As the light gained pace this morning, I sat on the porch looking at the roof-lines of nearby houses and thought, not for the first time, that where there is a straight line, there also is man.
In the woods or mountains, nature creates straight lines casually -- it's just one of the possibilities, and so is not often seen. But elsewhere, man creates straight lines for ... for security and profit, I imagine.
Mathematically, the shortest distance between two points is a straight line ... or anyway, I think I remember memorizing that in some math class. Straight lines are efficient and carry with them a whiff of perfection. There is no distraction or imperfection. Nothing sticks to a straight line. It is pristine.
Which is why, I think, people like the Mona Lisa ... the crooked, quirky smile brings savor and irregularity and life to what otherwise might be (metaphorically) straight or symmetrical. The eye longs to fall in love and it is hard to fall in love with straight lines and coiffed symmetry.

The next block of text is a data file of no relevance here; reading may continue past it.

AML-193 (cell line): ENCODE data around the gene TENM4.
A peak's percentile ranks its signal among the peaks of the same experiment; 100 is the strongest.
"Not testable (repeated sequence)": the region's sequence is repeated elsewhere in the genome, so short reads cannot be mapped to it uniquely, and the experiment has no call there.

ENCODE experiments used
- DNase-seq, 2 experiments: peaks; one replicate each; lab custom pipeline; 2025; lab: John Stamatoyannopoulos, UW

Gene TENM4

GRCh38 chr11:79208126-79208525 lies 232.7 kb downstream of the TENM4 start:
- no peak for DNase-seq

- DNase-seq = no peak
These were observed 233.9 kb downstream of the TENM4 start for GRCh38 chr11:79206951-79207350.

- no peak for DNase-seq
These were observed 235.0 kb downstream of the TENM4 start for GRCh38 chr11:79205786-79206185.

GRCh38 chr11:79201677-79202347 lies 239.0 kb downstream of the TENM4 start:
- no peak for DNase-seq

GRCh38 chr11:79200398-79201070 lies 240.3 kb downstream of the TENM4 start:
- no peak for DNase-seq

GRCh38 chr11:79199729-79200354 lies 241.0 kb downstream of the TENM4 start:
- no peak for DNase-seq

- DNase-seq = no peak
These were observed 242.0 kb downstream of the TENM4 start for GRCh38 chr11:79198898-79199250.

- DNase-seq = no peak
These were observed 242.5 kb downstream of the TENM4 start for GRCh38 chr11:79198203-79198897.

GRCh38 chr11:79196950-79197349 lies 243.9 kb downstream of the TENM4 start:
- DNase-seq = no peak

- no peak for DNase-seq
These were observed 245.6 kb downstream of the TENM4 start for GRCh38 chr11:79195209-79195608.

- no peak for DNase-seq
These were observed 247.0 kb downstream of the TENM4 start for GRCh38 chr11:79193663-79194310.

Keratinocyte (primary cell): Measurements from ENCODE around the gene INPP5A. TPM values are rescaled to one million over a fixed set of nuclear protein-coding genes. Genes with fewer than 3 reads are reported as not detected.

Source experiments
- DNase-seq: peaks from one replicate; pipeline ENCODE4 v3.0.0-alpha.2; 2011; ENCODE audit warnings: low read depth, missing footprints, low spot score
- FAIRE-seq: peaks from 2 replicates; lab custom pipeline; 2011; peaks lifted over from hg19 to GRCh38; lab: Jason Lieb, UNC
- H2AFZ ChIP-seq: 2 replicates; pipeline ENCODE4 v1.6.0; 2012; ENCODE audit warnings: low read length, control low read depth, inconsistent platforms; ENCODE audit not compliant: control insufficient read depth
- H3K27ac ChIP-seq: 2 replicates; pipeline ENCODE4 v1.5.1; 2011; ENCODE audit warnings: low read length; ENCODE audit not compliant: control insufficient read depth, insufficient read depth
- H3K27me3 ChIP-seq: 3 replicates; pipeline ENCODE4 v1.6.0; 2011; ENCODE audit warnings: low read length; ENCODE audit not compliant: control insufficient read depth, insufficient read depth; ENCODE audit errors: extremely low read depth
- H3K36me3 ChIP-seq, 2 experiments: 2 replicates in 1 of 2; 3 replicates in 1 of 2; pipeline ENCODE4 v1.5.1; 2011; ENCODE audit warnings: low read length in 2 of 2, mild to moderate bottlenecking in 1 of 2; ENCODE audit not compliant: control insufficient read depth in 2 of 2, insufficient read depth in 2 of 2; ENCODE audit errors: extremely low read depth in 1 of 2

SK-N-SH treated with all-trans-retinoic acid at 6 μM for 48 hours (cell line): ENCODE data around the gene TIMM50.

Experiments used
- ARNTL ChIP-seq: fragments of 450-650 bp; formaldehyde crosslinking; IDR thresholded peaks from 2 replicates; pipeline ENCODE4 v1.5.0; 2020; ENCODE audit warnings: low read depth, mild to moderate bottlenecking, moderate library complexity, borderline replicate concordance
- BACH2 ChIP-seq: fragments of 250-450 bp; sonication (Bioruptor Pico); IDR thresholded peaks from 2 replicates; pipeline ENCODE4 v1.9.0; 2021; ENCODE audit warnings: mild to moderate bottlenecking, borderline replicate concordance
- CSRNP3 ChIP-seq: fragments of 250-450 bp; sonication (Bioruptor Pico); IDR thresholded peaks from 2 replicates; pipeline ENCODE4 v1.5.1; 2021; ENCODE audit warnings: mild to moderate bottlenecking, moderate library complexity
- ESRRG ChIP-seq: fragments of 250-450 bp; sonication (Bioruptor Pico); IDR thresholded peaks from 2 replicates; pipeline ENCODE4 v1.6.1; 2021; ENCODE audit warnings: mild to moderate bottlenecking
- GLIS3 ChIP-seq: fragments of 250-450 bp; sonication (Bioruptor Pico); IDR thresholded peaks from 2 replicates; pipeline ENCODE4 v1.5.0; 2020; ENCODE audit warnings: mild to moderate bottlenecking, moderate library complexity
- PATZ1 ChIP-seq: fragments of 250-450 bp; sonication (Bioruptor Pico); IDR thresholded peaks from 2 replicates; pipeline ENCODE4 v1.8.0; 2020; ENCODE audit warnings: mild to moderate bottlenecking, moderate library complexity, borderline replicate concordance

And yet we can work at it pretty hard -- falling in love with symmetries. Jobs, relationships, spiritual endeavors, possessions -- don't we work pretty hard to find the straight-edged container that will bring a symmetrical peace to what can be an irrepressible asymmetry ... our lives?
A symmetrical, straight-edged peace, a peace over which we have control, a peace that comes when we whistle, a peace that will hold what is unpeaceful at arm's length. I suppose that such efforts fall under the heading of banging-your-head-against-a-wall-because-it-feels-so-good-when-you-stop. Not that there isn't something to be learned from all the straight-edged efforts, but rather that it simply doesn't work. What is asymmetrical may be confusing, but it contains sass and juice and makes the eye fall in love.
And in the end, even the straight lines of a symmetrical peace is nothing more than another asymmetry, another Mona Lisa smile, another reason to enjoy yourself.
Or anyway, that's what I imagine.